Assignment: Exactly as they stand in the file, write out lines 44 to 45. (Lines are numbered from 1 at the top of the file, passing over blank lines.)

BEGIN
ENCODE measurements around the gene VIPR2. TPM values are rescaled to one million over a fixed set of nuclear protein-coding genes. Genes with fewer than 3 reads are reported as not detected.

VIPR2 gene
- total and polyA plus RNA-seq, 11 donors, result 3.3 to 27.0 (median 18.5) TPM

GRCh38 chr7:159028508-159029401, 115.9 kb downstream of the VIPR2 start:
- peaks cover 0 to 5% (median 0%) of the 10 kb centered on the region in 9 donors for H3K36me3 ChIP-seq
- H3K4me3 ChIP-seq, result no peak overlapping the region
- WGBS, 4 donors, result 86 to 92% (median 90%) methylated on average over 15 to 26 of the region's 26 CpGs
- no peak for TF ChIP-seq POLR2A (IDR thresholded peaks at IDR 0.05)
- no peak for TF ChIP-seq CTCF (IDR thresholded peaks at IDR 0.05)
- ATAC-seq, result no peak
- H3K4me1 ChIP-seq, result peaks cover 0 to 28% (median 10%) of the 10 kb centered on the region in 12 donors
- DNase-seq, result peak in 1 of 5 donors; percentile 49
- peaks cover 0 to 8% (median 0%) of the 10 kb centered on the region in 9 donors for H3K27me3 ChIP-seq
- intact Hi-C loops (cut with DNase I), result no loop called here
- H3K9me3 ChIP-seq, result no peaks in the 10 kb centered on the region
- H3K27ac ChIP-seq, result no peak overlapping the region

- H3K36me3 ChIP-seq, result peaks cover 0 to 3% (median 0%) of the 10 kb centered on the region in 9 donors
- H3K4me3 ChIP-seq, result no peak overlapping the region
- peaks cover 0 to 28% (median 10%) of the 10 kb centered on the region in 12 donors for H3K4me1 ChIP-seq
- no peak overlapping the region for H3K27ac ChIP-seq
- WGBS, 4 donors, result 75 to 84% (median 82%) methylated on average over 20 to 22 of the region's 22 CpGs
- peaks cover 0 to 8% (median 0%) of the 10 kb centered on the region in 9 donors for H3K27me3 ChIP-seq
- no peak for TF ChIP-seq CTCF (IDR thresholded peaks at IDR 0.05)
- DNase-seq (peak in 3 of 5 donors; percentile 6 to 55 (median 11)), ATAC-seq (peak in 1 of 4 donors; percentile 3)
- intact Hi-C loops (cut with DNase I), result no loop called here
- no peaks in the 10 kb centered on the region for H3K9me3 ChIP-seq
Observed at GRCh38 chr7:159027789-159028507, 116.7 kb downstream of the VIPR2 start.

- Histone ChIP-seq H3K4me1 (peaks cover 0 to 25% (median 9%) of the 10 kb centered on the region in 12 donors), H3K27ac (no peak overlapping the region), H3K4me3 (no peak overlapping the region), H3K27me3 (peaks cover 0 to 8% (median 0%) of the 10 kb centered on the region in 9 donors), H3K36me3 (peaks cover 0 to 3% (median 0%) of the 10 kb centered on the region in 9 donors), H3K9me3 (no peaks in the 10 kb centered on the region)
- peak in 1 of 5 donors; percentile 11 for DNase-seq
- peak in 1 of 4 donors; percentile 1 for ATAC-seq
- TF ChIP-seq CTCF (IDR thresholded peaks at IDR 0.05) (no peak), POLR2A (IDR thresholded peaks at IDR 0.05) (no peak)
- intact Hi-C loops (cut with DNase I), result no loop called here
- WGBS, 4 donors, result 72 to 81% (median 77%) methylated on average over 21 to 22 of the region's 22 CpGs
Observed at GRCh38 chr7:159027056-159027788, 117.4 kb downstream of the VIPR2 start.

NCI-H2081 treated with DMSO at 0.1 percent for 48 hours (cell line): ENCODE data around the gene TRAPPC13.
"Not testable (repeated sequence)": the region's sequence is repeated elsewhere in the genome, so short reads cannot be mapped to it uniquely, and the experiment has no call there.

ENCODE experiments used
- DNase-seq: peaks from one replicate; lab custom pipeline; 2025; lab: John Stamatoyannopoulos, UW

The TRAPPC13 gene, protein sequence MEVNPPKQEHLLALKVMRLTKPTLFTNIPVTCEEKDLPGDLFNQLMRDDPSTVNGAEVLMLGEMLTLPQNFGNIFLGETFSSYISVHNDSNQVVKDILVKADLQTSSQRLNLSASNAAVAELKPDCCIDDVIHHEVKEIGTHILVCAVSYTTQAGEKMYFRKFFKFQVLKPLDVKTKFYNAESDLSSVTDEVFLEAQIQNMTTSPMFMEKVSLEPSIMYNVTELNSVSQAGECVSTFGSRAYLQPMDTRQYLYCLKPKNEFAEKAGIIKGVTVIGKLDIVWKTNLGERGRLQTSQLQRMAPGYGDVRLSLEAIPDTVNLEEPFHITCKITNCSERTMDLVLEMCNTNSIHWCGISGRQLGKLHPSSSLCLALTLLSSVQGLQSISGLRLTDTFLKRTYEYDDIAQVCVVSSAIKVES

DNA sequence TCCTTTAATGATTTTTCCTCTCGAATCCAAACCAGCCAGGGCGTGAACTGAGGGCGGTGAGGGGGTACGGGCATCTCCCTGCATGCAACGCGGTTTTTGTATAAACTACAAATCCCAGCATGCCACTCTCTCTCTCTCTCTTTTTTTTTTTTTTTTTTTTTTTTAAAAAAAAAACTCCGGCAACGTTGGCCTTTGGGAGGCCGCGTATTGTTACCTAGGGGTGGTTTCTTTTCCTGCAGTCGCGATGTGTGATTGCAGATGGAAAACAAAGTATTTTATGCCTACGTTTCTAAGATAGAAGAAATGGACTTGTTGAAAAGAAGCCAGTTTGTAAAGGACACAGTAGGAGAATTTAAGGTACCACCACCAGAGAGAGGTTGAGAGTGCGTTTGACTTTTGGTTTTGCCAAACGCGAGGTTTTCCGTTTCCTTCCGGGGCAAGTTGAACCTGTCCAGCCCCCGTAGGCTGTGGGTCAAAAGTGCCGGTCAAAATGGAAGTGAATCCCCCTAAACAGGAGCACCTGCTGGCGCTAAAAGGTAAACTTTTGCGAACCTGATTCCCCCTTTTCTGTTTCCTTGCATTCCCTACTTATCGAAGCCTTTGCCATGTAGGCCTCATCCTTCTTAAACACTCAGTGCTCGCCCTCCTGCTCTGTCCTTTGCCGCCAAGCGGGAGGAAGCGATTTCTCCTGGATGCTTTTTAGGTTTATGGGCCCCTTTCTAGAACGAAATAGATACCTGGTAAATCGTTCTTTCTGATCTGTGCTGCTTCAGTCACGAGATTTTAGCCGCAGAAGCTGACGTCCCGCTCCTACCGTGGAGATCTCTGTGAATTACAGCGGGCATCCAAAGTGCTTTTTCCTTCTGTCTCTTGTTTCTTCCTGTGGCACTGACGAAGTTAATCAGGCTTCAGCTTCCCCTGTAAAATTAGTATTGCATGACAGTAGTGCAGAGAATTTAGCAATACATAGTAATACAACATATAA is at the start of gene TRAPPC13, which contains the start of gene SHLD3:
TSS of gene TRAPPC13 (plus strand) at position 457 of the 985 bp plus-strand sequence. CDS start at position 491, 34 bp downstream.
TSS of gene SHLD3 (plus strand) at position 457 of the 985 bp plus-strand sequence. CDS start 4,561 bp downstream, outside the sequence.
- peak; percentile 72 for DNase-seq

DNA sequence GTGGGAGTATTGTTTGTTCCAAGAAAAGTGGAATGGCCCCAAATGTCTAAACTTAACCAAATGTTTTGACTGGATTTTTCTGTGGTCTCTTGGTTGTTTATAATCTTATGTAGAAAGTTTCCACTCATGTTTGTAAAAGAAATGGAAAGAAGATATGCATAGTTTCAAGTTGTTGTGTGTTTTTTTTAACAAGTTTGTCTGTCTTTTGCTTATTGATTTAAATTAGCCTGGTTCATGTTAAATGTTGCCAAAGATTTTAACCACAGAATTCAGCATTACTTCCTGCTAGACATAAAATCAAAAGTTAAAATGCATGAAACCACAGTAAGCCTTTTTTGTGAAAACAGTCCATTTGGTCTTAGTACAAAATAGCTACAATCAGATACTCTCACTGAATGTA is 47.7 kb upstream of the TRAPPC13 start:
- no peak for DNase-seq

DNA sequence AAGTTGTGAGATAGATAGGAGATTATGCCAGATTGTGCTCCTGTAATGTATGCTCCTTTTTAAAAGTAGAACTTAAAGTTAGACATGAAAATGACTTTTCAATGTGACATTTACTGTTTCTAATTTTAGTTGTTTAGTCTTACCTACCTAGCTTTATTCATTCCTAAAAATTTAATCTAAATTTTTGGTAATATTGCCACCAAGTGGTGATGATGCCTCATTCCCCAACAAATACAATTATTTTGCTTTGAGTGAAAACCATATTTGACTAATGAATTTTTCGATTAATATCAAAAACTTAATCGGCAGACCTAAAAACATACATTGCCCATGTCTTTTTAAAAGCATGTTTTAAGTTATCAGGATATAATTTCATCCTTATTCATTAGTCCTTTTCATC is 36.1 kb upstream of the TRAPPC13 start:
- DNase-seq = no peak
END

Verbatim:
DNA sequence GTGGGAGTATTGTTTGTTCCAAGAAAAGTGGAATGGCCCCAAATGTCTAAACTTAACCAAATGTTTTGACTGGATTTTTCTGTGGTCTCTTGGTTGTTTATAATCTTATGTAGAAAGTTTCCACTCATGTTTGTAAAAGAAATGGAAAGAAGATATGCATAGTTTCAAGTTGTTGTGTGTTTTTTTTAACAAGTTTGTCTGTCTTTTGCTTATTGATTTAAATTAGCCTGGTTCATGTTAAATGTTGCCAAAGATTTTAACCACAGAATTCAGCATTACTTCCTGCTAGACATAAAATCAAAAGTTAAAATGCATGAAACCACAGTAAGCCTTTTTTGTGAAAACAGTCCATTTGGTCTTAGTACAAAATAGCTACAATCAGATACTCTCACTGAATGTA is 47.7 kb upstream of the TRAPPC13 start:
- no peak for DNase-seq